16.9.14

AMERIKANISCHE SIEG.

These days, the Marktplatz in Nürnberg is a gathering place for tourists, and there are farmers' produce-stalls, eateries that serve triple brats (by law, a Nürnberg bratwurst must be able to fit through a keyhole, they're about the size of a breakfast sausage in the State Line), and taverns that brew their own beer.


In the foreground, the Schönbrunn fountain, behind, the spire of the Frauenkirche.

The Frauenkirche clock puts on quite the show at noon.


The mechanism dates to the early sixteenth century. The seven Electors of the Holy Roman Empire thrice circle King Karl IV, turning to render their respects.

Put another way, though, you are looking at Regional Leaders of the First Reich paying homage to their Emperor.  Accordingly, the Marktplatz taking on the name Adolf Hitler Platz during the Nazi period has deeper significance.  At least until Nuremberg came under new management on Hitler's 56th birthday.


U. S. Army photograph courtesy Third Reich in Ruins.

Effective with the flag-raising, locals would refer to Eiserner-Michael-Platz, after Genl John "Iron Mike" O'Daniel, commanding 3rd Infantry.

Outside the city walls are what remain of the Nazi Party Rally Grounds.  The never completed Congress Hall echoed the style of Rome's Colosseum, only on a larger scale.


Had I gone further around the building to the right as in the photograph, I would have gone onto the grounds of the Nürnberg Folk Festival.  Had the weather been better, that's what I might have done, thus adding impressions of a German county fair to those I have posted for Illinois or Wisconsin.  But the jet lag and a train reservation that would get me to Hamburg at a decent hour triumphed.

The interior of the building, and the overall roof, were never completed.  The few renderings I have seen suggest it would have made a great set for the Borg.  A historical museum is at the end of one wing, and a recital hall for the Nürnberg Symphoniker at the other.


The hall is on the banks of a retention pond called Dutzendteich.  The weather militated against the paddle-boat rental stand opening, or any rowers or sailors practicing.  Note, though, at least one Laser in the boatyard.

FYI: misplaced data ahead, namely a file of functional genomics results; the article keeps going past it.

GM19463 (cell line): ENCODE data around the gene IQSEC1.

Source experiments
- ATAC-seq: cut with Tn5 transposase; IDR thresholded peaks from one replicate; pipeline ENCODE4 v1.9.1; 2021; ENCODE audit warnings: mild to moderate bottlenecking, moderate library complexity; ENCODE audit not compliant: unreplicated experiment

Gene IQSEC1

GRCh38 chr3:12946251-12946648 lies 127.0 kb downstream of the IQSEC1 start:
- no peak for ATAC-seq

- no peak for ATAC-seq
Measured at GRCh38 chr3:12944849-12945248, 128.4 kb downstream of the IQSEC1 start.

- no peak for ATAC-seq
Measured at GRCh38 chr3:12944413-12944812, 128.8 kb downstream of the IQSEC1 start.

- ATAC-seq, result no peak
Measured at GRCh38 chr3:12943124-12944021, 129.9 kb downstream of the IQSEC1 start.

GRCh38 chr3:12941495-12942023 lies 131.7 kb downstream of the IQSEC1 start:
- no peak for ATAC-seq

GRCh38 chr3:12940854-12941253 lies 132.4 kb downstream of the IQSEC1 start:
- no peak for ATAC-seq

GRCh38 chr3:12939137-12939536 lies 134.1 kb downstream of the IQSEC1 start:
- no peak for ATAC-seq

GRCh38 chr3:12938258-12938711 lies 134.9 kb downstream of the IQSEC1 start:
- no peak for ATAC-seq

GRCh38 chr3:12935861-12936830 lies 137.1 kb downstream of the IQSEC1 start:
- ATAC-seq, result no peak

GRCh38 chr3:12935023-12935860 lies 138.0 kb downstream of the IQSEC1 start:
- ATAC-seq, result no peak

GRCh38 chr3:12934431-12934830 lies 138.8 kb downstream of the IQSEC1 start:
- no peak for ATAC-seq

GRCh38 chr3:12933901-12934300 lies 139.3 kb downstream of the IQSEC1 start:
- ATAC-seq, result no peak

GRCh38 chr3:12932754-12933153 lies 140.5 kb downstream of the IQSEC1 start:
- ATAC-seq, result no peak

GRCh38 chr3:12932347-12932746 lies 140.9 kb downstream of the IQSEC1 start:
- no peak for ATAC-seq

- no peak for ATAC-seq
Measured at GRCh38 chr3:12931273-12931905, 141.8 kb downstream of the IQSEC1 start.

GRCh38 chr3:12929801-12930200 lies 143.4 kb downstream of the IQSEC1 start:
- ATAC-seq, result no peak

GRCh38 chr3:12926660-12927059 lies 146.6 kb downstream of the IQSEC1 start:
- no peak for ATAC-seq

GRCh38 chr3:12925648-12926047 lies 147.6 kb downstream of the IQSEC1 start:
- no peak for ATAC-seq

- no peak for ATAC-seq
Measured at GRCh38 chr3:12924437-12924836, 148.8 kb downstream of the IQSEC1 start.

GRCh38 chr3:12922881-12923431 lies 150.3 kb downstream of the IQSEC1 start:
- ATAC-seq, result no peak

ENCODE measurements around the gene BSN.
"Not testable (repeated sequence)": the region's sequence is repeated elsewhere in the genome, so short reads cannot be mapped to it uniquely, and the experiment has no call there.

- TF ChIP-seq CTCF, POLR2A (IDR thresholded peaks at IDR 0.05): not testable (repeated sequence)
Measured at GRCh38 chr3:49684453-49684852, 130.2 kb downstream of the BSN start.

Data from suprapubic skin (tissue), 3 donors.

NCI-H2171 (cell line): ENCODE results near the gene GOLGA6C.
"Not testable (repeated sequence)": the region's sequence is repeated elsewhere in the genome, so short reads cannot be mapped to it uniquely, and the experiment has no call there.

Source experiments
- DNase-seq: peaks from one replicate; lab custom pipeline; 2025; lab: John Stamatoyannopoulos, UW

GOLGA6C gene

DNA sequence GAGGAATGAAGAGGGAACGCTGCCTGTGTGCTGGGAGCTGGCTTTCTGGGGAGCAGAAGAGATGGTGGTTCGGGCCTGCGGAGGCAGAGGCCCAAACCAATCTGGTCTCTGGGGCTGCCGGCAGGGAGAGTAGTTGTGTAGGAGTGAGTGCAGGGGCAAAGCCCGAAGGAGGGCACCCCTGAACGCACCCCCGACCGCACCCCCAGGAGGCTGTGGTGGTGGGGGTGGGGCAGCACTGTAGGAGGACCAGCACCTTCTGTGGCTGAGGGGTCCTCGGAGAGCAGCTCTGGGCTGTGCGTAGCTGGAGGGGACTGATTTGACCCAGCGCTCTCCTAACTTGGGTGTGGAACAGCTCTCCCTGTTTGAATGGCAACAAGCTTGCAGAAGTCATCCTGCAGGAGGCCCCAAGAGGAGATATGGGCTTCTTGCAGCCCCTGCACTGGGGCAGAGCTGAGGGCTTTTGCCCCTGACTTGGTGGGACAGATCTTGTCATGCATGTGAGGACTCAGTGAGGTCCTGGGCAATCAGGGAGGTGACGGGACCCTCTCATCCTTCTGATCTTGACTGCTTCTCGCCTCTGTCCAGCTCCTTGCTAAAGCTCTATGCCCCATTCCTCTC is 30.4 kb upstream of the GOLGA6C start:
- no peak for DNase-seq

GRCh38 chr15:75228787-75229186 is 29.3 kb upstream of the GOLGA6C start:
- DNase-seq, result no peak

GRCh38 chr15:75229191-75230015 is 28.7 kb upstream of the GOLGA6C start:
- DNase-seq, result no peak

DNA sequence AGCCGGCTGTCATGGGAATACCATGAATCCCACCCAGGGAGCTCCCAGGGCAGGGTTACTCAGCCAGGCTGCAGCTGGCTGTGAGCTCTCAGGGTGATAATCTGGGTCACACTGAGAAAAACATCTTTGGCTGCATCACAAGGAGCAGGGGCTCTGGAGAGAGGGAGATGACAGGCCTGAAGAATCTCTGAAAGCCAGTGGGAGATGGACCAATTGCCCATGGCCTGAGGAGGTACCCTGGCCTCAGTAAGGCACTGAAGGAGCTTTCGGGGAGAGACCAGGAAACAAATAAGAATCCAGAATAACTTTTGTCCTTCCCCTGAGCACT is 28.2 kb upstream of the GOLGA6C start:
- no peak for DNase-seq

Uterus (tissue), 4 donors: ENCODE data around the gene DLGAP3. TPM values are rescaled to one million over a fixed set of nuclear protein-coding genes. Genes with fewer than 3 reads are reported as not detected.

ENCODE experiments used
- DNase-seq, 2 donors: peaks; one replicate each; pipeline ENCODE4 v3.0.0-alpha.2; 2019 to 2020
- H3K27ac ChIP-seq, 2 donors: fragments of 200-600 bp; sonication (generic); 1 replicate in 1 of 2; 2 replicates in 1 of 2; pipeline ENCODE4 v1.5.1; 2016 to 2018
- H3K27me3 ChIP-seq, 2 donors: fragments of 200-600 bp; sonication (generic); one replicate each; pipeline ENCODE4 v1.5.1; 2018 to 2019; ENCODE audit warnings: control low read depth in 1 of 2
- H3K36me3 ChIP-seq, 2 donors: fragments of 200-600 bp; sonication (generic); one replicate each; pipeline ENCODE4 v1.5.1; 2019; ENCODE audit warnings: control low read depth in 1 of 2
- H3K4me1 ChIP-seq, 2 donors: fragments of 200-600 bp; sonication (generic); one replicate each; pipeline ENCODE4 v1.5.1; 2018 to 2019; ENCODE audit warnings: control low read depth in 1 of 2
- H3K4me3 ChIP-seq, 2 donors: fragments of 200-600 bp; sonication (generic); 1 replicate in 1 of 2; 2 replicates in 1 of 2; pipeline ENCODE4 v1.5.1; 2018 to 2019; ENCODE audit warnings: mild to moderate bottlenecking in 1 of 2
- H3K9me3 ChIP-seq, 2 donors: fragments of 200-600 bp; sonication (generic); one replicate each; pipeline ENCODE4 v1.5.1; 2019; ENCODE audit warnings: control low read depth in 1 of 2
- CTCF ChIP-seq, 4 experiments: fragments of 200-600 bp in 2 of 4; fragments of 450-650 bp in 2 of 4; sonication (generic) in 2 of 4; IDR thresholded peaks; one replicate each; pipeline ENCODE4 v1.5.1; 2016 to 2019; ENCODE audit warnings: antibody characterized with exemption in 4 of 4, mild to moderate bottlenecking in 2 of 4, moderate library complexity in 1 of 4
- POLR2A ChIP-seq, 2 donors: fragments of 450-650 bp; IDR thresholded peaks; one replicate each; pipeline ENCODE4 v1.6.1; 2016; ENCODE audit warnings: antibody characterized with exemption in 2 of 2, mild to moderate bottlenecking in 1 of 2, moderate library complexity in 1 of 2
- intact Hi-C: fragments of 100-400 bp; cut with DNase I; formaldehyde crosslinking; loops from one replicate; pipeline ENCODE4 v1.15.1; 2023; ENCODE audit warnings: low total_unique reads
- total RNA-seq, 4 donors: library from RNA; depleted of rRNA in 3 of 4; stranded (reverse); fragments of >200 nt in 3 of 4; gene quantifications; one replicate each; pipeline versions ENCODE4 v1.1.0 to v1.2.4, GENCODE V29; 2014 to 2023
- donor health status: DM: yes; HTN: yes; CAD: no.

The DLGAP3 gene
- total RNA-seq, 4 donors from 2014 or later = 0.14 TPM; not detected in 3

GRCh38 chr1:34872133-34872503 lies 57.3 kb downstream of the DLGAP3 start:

That's the Congress Hall behind.

Keep walking along the nature trail, and you get to Zeppelin Field.  (There are helpful guideposts and interpretive signs, in German and English.)


The grandstands on the opposite side of the street are in rough shape.  The towers have a military look about them, but existed to shelter toilets, and the electrical apparatus for the spotlights that illuminated the night skies during rally days.

Dignitaries had a more substantial reviewing stand, which is I think on the east side of the complex.


At one time, there were colonnades the length of the stand, which were removed as unsafe in 1967.  During Occupation, the complex was called Soldiers Field (perhaps because a G.I. from Chicago noted a resemblance to a facility on the lakefront subsequently ruined by the insertion of a giant commode between the columns?)

I was in Nürnberg for the 75th anniversary of the invasion of Poland, which would also be the 75th anniversary of the cancellation of the Peace Rally scheduled for early September on these grounds.  The next military review to take place on these grounds would be in April of 1945.

Ninth Army raised the Stars and Stripes, did a march-past, then blew up the swastika that once adorned the reviewing stand.


(These events occur at about 1:10 of the video.)

The reviewing stand is open for exploration, at your own risk.


That's not the original speaker's platform.  A few seats in the stadium are usable; most are overgrown.  Behind the walls, the current soccer stadium, a sports complex; additional soccer fields where the Labor Service volunteers would do close-order drill with picks and shovels.

Nürnberg's government have a challenge in conserving these grounds.  To restore might send the wrong message.  To allow them to deteriorate to an unsafe condition might offer temptations to trespassers sympathetic to Hitlerism to claim the grounds as their own.

The night before was warm for late August, with fine weather.  At least one visitor (or party) had a rally of a different kind.


Wasn't me!  I had a pleasant encounter with some Austrians, also on holiday, at one of the eateries in the Old Town, that Sonnabend.  (And let me make the case for doing your overseas travel on your own or with companions of your choice ... make an effort to speak the language, mingle with the people, get a sense of what they enjoy doing.  The people on the package tours never quite get out of their bubble, and there's more to visiting a country than the pre-arranged meals, the art gallery, the up-scale shopping.  But that's material for a subsequent post.)

Elsewhere on the Party Grounds is the Luitpold Arena.  Here, the massed storm troopers would pledge their fealty.  An Army propaganda film that was ordered destroyed by Genl Eisenhower ended with one of the more dramatic transitions in propaganda movies.



A cut of Hitler and two cronies marching through the ranks; three GIs (the movie suggest they had walked from Normandy) on the empty field, then the swastika blown off the reviewing stand.

In contemporary language, that's spiking the football!

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